MORRISON – Whiteside County’s economic development director is taking the phrase “think globally, act locally” to heart.
Gary Camarano wants to see local businesses play a bigger part on the international stage, and he’s hoping the world's second-largest economy will help him do it.
China, with a population approaching 1.4 billion, has seen an increasing demand for U.S. products and Camarano thinks local industries can meet that demand. With some help from China's new consul general in Chicago, Hong Lei, they just might get the chance.
Hong was the guest of honor at a luncheon Jan. 27 in Chicago's Chinatown in celebration of Chinese New Year. The event, attended by about 50 business and civic leaders, including Camarano, was sponsored by the Central Asian Productivity Research Center.
Camarano had first met Hong a couple of months ago, and took advantage of the opportunity to speak with him at length during the luncheon.
Camarano said they discussed trade and investment opportunities between China and the Whiteside County region, and the talks are just beginning. Camarano sent Hong and his staff a formal invitation Wednesday to visit the region and learn more about its businesses.
"I'm going to take the consul general up on his desire to learn more about our local businesses and their strengths, and how they may be able to take advantage of trade opportunities with local businesses," Camarano said.
Camarano said he would like to take the Chinese delegation on an aerial tour of the region, in addition to setting up meetings with local business and civic leaders.
Historically, higher labor costs have put the U.S. at a trade disadvantage, but that gap is closing with many nations, creating more demand for American products.
Siva Yam, president of the U.S.-China Chamber of Commerce, reinforced that sentiment at the luncheon, Camarano said.
"While China has an edge in lower labor costs, the U.S. has an advantage in consistent quality, innovation, and labor productivity, and there is growing demand for many U.S.-produced goods in China," Yam said.
After decades of U.S. corporations pouring money into China, the investment pendulum is swinging the other way. In 2016, Chinese investment in the U.S. exceeded $45 billion, marking the first time it had surpassed U.S. investment in China.
"Not all investment is going out, and hopefully, that will be good for jobs in the U.S. and in Whiteside County," Camarano said.
Camarano said he believes the region's location, workforce, and transportation assets should make it competitive for new investment dollars.
Another plus is Hong's interest in the type of businesses that are the region's foundation.
"There is a tremendous amount of growth in both countries in small- to mid-sized businesses, and he stressed that he wanted to connect with us in that area," Camarano said. "The big companies have their own dedicated sales forces."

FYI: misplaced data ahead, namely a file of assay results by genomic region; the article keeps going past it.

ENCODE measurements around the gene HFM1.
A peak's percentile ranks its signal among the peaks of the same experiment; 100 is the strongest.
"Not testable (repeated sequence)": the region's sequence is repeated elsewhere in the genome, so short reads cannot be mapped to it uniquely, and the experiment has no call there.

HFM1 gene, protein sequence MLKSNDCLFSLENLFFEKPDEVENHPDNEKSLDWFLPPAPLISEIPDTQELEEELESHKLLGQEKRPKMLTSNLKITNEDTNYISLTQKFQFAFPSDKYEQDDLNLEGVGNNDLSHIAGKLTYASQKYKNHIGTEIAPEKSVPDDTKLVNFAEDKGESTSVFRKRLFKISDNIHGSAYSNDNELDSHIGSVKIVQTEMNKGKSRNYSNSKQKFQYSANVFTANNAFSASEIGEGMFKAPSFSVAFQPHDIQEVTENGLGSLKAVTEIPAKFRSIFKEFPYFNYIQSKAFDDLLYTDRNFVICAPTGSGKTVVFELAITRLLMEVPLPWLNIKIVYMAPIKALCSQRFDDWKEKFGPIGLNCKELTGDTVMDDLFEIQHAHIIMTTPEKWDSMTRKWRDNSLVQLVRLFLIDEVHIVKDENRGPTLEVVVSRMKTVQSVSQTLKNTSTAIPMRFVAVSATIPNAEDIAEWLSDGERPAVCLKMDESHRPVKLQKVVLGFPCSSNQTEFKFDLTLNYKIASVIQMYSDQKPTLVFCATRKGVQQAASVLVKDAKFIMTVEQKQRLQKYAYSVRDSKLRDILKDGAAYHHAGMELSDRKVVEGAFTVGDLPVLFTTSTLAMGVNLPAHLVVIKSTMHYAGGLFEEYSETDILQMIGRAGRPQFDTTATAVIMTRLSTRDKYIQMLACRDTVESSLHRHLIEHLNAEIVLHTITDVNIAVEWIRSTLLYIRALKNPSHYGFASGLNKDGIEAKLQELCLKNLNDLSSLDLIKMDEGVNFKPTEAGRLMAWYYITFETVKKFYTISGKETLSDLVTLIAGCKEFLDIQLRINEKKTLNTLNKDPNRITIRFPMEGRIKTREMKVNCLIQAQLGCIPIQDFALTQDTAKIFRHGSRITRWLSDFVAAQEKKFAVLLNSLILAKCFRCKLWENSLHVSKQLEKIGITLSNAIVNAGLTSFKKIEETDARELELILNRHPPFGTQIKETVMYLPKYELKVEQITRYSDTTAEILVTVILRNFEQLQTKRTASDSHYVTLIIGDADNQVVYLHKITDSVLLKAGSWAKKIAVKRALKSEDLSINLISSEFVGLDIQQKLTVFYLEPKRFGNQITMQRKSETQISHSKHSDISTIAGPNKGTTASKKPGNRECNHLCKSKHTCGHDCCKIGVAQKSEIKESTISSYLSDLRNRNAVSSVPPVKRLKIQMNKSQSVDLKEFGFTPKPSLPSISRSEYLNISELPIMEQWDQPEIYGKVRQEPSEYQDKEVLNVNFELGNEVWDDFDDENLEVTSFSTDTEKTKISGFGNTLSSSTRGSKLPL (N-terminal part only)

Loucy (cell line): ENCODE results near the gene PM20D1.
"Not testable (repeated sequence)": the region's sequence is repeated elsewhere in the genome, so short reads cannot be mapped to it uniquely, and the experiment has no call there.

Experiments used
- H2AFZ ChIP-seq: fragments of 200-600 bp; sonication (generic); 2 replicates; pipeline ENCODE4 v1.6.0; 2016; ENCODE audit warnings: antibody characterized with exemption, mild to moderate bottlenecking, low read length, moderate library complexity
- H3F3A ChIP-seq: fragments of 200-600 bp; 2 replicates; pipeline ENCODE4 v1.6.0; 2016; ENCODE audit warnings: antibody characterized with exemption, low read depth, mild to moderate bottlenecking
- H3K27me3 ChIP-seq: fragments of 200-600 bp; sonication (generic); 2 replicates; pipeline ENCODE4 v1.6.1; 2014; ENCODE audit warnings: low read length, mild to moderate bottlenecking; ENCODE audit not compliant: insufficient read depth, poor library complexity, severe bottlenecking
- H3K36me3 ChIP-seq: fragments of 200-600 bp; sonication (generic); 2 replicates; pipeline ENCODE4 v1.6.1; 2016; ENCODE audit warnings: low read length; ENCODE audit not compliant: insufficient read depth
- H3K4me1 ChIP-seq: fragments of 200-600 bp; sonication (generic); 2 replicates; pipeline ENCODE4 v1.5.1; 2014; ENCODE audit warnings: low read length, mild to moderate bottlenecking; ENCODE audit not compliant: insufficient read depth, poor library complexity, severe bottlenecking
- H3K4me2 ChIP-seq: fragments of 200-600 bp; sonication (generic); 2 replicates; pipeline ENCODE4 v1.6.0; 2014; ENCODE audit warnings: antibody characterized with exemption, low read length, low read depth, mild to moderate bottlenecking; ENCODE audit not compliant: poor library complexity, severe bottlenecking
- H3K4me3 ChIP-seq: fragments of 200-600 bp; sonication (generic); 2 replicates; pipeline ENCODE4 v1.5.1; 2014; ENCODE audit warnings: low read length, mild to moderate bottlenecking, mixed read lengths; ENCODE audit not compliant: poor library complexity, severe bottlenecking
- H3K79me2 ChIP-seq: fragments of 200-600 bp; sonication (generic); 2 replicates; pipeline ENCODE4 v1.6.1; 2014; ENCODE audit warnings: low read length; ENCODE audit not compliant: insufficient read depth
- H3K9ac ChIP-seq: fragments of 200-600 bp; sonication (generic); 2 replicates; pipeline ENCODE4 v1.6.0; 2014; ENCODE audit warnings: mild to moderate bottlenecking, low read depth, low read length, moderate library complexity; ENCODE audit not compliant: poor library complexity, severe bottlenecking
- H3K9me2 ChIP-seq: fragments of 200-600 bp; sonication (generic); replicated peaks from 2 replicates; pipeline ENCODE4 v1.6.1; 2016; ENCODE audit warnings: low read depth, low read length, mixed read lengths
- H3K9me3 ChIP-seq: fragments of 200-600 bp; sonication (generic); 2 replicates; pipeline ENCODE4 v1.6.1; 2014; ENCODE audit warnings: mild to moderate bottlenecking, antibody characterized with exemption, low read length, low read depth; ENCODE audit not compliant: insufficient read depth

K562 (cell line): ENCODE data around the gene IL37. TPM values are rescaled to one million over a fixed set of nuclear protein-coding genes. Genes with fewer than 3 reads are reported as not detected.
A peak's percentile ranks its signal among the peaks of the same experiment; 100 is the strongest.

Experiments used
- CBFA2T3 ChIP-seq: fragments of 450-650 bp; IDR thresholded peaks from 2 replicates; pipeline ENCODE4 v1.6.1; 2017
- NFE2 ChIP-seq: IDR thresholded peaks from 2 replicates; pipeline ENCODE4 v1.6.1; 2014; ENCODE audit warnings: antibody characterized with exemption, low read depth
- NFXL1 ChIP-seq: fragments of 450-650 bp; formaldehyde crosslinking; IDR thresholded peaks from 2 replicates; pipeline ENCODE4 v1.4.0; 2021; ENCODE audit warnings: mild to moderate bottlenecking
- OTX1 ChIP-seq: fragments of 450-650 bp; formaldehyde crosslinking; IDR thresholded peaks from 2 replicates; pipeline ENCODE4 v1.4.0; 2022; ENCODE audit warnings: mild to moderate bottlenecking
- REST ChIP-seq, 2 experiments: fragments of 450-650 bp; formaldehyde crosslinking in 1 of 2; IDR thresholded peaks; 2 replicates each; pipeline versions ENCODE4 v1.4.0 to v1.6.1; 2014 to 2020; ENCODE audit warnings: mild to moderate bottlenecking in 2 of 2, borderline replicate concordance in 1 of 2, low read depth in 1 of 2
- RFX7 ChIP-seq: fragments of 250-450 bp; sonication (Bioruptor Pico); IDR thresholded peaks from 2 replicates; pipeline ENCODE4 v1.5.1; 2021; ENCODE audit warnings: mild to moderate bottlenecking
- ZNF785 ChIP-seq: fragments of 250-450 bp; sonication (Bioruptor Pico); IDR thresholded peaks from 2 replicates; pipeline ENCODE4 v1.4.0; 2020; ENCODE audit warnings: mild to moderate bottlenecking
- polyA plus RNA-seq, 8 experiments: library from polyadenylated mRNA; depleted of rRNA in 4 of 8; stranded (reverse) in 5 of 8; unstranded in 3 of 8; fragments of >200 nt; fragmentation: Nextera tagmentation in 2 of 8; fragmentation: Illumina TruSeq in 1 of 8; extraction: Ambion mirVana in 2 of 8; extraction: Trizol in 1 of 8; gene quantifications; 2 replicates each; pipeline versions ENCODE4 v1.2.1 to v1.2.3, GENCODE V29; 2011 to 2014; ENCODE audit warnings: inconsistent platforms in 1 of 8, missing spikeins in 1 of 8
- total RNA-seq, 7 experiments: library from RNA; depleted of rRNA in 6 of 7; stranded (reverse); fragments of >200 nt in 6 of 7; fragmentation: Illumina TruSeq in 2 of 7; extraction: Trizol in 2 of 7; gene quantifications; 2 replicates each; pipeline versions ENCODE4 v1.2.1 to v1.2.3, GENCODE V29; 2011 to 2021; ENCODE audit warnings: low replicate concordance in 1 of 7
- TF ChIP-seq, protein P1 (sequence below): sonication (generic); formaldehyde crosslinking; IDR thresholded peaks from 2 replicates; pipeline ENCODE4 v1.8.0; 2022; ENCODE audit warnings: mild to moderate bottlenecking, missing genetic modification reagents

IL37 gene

Camarano said several of the region's manufacturers are already well-versed in international trade, citing Wahl Clipper and Astec Mobile Screens.
China is no stranger to Illinois trade, particularly in the agribusiness and heavy machinery sectors. The Chinese buy about 50 percent of the soybeans raised in the Land of Lincoln.
U.S. Rep. Cheri Bustos had been working on legislation that would make it easier for the region's businesses to take advantage of international market opportunities.
“I introduced the Boosting America’s Exports Act to make it easier for small- and medium-sized businesses to grow, create jobs and export their products to new markets,” Bustos said.
Last spring, Bustos visited Sterling's Boston Leather, highlighting the small manufacturer as the type of company that could benefit greatly from the bill's passage. She said taking advantage of foreign market opportunities will create more jobs at home.
"With small businesses creating two out of every three new jobs, we should make sure they have the tools and resources needed to succeed in our communities," Bustos said.
The Boosting America's Exports Act stalled in the House last year, but Bustos said she will work for its reintroduction in the new Congress.
The legislation is part of Make It In America, a package of 80 bills worked on by House Democrats that focus on creating a stronger economy through a resurgence in manufacturing.
Highlights from the Boosting America's Exports Act:
• Directs the U.S. Commercial Service to design metrics and set goals relating to new-to-exporting firms served by the agency’s programs.
• Increases resources for export assistance centers so they can conduct outreach to non-exporting firms, enhance collaboration with state and local export promotion programs, and hire additional trade specialists and administrative staff as needed.
• Instructs the undersecretary of international trade to conduct an assessment of whether export assistance centers are optimally located to reach small- and medium-sized businesses, and presents a plan to Congress on underperforming locations to close and new locations to open.